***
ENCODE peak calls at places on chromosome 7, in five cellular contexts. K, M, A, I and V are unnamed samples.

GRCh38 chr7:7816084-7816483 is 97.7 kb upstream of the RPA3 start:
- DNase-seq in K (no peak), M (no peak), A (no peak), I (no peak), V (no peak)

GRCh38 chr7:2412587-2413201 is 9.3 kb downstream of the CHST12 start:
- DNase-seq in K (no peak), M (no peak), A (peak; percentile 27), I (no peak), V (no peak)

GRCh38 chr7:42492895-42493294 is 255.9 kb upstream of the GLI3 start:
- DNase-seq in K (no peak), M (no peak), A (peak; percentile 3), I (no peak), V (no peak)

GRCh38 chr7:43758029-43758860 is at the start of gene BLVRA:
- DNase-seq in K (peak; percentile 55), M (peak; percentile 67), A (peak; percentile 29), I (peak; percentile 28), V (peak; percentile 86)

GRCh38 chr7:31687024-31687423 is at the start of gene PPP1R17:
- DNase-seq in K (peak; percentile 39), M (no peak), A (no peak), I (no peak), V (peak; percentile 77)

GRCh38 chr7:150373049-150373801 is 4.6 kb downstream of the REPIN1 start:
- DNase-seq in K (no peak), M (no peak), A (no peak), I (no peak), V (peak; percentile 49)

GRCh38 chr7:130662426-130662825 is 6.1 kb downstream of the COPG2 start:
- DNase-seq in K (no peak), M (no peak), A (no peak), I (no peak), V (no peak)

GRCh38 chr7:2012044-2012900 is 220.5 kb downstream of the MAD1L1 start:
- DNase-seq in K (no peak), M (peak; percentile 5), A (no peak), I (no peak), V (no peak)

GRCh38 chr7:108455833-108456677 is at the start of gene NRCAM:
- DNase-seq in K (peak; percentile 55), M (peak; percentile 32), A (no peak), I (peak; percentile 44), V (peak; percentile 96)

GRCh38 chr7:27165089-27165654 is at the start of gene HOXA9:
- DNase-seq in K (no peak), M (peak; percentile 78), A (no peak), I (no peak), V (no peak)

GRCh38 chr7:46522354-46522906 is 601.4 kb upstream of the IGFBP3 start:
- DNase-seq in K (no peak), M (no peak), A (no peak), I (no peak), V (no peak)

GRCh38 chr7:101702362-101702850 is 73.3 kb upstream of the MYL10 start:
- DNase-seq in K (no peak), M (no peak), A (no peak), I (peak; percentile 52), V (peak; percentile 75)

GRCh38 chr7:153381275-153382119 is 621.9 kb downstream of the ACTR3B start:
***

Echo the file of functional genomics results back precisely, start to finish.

ENCODE peak calls at places on chromosome 7, in five cellular contexts. K, M, A, I and V are unnamed samples.

GRCh38 chr7:7816084-7816483 is 97.7 kb upstream of the RPA3 start:
- DNase-seq in K (no peak), M (no peak), A (no peak), I (no peak), V (no peak)

GRCh38 chr7:2412587-2413201 is 9.3 kb downstream of the CHST12 start:
- DNase-seq in K (no peak), M (no peak), A (peak; percentile 27), I (no peak), V (no peak)

GRCh38 chr7:42492895-42493294 is 255.9 kb upstream of the GLI3 start:
- DNase-seq in K (no peak), M (no peak), A (peak; percentile 3), I (no peak), V (no peak)

GRCh38 chr7:43758029-43758860 is at the start of gene BLVRA:
- DNase-seq in K (peak; percentile 55), M (peak; percentile 67), A (peak; percentile 29), I (peak; percentile 28), V (peak; percentile 86)

GRCh38 chr7:31687024-31687423 is at the start of gene PPP1R17:
- DNase-seq in K (peak; percentile 39), M (no peak), A (no peak), I (no peak), V (peak; percentile 77)

GRCh38 chr7:150373049-150373801 is 4.6 kb downstream of the REPIN1 start:
- DNase-seq in K (no peak), M (no peak), A (no peak), I (no peak), V (peak; percentile 49)

GRCh38 chr7:130662426-130662825 is 6.1 kb downstream of the COPG2 start:
- DNase-seq in K (no peak), M (no peak), A (no peak), I (no peak), V (no peak)

GRCh38 chr7:2012044-2012900 is 220.5 kb downstream of the MAD1L1 start:
- DNase-seq in K (no peak), M (peak; percentile 5), A (no peak), I (no peak), V (no peak)

GRCh38 chr7:108455833-108456677 is at the start of gene NRCAM:
- DNase-seq in K (peak; percentile 55), M (peak; percentile 32), A (no peak), I (peak; percentile 44), V (peak; percentile 96)

GRCh38 chr7:27165089-27165654 is at the start of gene HOXA9:
- DNase-seq in K (no peak), M (peak; percentile 78), A (no peak), I (no peak), V (no peak)

GRCh38 chr7:46522354-46522906 is 601.4 kb upstream of the IGFBP3 start:
- DNase-seq in K (no peak), M (no peak), A (no peak), I (no peak), V (no peak)

GRCh38 chr7:101702362-101702850 is 73.3 kb upstream of the MYL10 start:
- DNase-seq in K (no peak), M (no peak), A (no peak), I (peak; percentile 52), V (peak; percentile 75)

GRCh38 chr7:153381275-153382119 is 621.9 kb downstream of the ACTR3B start: